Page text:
Graduate Course Proposal Form Submission Detail - GMS6058
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Approved by SCNS
Submission Type: New
Course Change Information (for course changes only):
Comments: for MNM Con in MSMS. Approved 3/4/14. To USF Sys 3/19. to SCNS 3/27/14. Appd eff 1/1/15
- Department and Contact Information
Tracking Number Date & Time Submitted 4882 2014-01-14 Department College Budget Account Number Medical Sciences MD 610601 Contact Person Phone Michael J. Barber 9749908 email@example.com
- Course Information
Prefix Number Full Title GMS 6058 Diet and Cancer Is the course title variable? N Is a permit required for registration? Y Are the credit hours variable? N Is this course repeatable? Y If repeatable, how many times? 1 Credit Hours Section Type Grading Option 3 C - Class Lecture (Primarily) R - Regular Abbreviated Title (30 characters maximum) Diet and Cancer Course Online? Percentage Online C - Face-to-face (0% online) 0
This course is designed to focus on the linkage between diet and dietary factors and cancer and to explore the role of nutritional interventions as part of novel therapies for modern approaches to cancer treatment.
A. Please briefly explain why it is necessary and/or desirable to add this course.
Replacing Selected Topics with Permanent number; already listed in program
B. What is the need or demand for this course? (Indicate if this course is part of a required sequence in the major.) What other programs would this course service?
Metabolic Nutritional Medicine represents a new and evolving discipline in the medical sciences that deals with an integrative and functional medicine approach to healthcare and disease prevention The discipline combines evidence based medicine with new approaches to therapeutics and patient wellness. Nutrition and metabolism represent a critical approaches to understanding and controlling diseases such as obesity and cancer. The Metabolic Nutritional Medicine concentration currently has 119 registered students and approx 9 registered for the first course offering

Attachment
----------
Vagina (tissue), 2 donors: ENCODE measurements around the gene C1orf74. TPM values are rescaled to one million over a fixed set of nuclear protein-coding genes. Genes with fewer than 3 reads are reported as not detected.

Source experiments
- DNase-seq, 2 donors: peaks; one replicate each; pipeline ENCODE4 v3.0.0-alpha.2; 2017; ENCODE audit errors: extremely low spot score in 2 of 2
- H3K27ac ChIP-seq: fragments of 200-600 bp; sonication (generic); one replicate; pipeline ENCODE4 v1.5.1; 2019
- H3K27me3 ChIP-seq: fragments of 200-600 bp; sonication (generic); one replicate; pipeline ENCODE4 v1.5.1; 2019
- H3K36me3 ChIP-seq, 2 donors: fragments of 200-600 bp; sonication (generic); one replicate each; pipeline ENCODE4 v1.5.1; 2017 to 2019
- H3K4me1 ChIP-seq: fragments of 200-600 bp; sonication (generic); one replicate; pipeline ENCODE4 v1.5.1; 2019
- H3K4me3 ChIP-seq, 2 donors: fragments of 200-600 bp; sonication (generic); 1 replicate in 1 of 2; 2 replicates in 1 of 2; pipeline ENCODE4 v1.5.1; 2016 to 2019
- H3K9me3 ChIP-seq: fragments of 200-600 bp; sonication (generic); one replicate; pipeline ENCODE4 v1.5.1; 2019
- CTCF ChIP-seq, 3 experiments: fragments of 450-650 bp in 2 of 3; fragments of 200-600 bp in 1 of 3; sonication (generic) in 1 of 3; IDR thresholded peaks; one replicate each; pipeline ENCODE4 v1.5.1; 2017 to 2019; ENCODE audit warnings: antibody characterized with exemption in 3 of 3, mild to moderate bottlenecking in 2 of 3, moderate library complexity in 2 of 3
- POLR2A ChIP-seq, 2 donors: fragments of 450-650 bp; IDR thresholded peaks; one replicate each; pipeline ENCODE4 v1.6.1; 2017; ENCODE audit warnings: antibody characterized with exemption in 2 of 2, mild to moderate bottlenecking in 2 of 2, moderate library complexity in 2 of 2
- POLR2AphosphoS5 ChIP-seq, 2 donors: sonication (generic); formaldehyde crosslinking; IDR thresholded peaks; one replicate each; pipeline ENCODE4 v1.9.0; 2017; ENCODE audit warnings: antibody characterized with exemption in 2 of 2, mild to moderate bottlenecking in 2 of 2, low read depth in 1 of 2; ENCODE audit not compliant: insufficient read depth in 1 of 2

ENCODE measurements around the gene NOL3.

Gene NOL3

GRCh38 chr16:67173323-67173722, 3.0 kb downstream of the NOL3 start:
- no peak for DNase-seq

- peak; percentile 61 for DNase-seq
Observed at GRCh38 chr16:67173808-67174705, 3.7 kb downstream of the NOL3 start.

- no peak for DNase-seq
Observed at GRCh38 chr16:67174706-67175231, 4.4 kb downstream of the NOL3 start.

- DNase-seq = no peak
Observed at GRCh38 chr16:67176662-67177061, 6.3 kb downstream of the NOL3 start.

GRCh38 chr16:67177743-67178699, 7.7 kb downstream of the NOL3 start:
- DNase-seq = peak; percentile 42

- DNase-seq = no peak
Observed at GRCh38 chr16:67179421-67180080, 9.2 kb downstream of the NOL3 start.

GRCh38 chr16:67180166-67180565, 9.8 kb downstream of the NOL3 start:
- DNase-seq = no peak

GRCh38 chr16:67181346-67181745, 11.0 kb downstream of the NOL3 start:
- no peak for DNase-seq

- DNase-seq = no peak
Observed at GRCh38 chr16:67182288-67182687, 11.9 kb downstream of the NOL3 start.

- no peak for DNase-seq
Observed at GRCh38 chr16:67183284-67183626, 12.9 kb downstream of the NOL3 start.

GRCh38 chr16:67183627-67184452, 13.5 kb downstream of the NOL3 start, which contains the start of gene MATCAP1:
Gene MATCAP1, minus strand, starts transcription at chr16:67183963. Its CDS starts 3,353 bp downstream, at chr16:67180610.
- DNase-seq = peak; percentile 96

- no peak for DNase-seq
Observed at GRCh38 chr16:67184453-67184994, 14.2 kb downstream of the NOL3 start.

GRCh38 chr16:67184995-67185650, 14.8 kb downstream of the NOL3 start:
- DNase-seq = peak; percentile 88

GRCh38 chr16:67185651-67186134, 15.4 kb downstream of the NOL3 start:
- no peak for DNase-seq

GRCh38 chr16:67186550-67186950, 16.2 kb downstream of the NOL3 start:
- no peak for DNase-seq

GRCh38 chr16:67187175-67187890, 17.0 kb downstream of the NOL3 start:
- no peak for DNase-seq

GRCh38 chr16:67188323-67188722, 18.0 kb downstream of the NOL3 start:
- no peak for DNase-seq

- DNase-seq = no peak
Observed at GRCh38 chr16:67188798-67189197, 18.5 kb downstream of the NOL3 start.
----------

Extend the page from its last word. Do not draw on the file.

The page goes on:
C. Has this course been offered as Selected Topics/Experimental Topics course? If yes, how many times?
Yes, 1 time
D. What qualifications for training and/or experience are necessary to teach this course? (List minimum qualifications for the instructor.)
All the instructors in the course are M.D., D.O. or Ph.D. or equivalent trained faculty.
- Other Course Information
The course objectives include:
Providing a detailed examination of selected case studies that feature nutritional interventions in integrative cancer therapy.
Compare and contrast the properties of botanical supplements and their emerging roles in nutrition and gene expression.
Define and discuss the role of dietary stress and compare and contrast the foods that support major metabolic functions and influence cancer progression.
Examine the roles of fruits and vegetables in cancer prevention.
Discuss cancer pathogenesis and compare and contrast the hallmarks of cancer and the various signaling pathways and metabolic pathways in cancer progression.
Discuss the connection between mitochondrial metabolism and cancer.
Discuss the combination of integrative treatment with conventional treatment for breast, prostate, lung and pancreatic cancer.
Discuss nutrition assessment tools.
Discuss the role of nutritional oncology and examine the role of diet in altering gene expression.
Compare and contrast the effects of various dietary regimens and supplements on dysbiosis and mal-digestion.
Examine nutrients as biological response modifiers.
Discuss how cancer energy alters copper metabolism.
B. Learning Outcomes
At the completion of this course, students will be able to:
• Discuss the role that a high glycemic index diet plays in increasing the risk of a cancer reoccurrence
• Examine the literature concerning diets that are high in omega-6-fatty acids suppressing the immune system
• Discuss that a diet high in omega-6-fatty acids may decrease cancer-fighting lymphocytes